Friday, April 20, 2012

Penny Thoughts ‘12—The Lady Eve (1941) ***

NR, 94 min.
Director: Preston Sturgess
Writers: Preston Sturgess, Monkton Hoffe (story)
Starring: Barbara Stanwyck, Henry Fonda, Charles Coburn, Eugene Pallette, William Demarest, Eric Blore, Melville Cooper

You just have to love the preposterousness of the set ups they used to come up with for old romantic screwball comedies. So Henry Fonda is this heir to a very popular brewing company. Barbara Stanwyck is a con artist who wants to grift him but ends up falling in love with him. I guess the writers really wanted to start their story out on a cruise ship, so instead of having some metropolitan Meet Cute, they make Fonda an explorer as well. He’s been finding exotic snakes in South America I guess, but must get back to the States and stops a cruise ship to sail him home. He’s super rich, so it could happen. Wow. That’s a lot of work to go through just to set up your romantic comedy. But hey, it’s a whole lot more interesting than just knocking her newly nicked clothes all over the pavement on 5th Avenue.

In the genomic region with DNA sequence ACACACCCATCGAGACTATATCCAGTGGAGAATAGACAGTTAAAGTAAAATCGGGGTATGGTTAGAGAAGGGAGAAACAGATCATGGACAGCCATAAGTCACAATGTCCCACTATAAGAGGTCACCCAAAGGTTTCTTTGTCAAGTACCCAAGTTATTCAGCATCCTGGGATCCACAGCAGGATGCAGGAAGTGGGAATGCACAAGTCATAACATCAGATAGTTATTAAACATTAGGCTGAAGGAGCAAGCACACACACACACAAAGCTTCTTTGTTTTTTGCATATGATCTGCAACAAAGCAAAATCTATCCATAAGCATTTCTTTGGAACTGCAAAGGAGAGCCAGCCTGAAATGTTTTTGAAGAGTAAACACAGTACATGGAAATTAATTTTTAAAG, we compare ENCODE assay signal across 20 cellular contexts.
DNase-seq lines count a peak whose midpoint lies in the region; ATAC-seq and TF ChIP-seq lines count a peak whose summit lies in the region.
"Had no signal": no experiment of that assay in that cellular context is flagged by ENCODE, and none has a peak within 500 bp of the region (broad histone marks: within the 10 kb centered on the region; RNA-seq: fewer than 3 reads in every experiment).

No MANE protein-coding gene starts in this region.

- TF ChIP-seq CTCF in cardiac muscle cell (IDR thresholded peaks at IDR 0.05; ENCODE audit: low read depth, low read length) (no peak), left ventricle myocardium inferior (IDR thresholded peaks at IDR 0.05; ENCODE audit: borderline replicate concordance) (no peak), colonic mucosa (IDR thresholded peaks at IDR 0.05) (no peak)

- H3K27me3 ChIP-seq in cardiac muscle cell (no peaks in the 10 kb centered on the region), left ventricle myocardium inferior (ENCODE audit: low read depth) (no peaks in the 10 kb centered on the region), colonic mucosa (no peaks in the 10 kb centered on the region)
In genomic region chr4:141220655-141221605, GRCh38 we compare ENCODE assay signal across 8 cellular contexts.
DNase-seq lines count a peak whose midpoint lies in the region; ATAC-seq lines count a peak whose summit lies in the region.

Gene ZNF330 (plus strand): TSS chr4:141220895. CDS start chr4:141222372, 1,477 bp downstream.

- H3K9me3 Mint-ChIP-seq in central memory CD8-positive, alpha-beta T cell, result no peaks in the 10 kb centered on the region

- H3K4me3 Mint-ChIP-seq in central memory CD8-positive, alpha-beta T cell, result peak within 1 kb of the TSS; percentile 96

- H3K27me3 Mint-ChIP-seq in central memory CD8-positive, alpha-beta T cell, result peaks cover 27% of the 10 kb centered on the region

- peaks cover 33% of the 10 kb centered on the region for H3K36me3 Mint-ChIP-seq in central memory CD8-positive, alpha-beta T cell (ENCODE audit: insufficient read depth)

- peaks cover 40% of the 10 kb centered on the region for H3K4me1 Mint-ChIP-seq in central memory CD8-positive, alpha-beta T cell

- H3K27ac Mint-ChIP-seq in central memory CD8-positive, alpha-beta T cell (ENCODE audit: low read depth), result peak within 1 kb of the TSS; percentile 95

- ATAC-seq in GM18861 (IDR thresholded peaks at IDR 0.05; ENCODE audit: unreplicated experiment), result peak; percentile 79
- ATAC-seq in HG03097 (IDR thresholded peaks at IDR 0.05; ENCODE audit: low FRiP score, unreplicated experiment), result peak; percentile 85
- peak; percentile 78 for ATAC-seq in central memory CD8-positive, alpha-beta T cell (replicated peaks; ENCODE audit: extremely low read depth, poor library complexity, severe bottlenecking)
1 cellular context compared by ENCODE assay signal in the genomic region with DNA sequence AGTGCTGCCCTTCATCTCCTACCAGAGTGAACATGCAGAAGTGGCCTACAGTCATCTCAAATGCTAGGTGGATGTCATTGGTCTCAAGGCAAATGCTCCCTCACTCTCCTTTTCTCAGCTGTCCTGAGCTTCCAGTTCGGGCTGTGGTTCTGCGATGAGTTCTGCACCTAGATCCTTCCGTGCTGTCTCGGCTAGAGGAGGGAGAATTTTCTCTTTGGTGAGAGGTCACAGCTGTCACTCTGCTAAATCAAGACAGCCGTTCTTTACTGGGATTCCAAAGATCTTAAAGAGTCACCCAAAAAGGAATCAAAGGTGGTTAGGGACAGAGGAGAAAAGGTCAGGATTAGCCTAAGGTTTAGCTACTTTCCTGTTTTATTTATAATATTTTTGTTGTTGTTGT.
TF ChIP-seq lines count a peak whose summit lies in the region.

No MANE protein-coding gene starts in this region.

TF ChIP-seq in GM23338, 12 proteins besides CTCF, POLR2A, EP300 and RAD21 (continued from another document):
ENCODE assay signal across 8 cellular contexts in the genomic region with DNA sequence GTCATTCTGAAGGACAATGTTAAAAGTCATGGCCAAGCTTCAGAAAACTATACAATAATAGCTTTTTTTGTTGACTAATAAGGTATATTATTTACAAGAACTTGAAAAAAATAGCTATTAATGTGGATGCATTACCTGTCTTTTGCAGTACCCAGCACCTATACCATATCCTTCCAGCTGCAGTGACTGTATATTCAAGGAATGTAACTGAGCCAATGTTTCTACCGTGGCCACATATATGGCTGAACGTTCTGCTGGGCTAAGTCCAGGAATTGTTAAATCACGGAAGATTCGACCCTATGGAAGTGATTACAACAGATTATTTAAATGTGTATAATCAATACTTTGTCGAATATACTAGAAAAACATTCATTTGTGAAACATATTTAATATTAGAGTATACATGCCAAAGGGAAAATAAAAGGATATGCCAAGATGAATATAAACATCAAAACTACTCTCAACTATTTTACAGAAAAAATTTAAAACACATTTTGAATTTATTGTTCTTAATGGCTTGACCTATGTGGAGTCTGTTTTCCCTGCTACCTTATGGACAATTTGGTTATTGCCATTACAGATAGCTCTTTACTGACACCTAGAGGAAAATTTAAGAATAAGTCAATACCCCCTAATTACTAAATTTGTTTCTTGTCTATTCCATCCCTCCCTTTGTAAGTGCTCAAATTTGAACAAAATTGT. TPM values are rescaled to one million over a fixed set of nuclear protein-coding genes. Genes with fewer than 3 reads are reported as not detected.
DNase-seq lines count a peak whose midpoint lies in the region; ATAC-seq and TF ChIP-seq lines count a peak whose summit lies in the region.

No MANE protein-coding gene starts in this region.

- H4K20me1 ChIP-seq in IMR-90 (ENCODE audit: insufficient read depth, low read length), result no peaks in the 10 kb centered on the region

When I was very young, like maybe seven, I think I had a crush on Barbara Stanwyck. Certainly an understandable state for a man, whatever the age, or sexuality for that matter.  My problem was that the only thing I actually knew her from was television’s “Big Valley”. She was my grandmother’s age (actually older). I knew a crush wasn’t right. But she was such a beautiful and powerful woman; it was impossible to deny either her beauty or her strength. To see her go a little gaga over Fonda as a bit of a doofus here is kind of a different light in which to see her. I like it, though. It humanizes her.

Now, “The Lady Eve” may not be one of the best black and whites with which to start if you haven’t seen a lot of the oldies. It’s a lot of fun, but the differences in story telling conventions are pretty jarring here. The set ups are quick and a little riddled with gaps. I think movies didn’t play down to their audiences so much back then. If they lost you, they weren’t very worried 

No comments: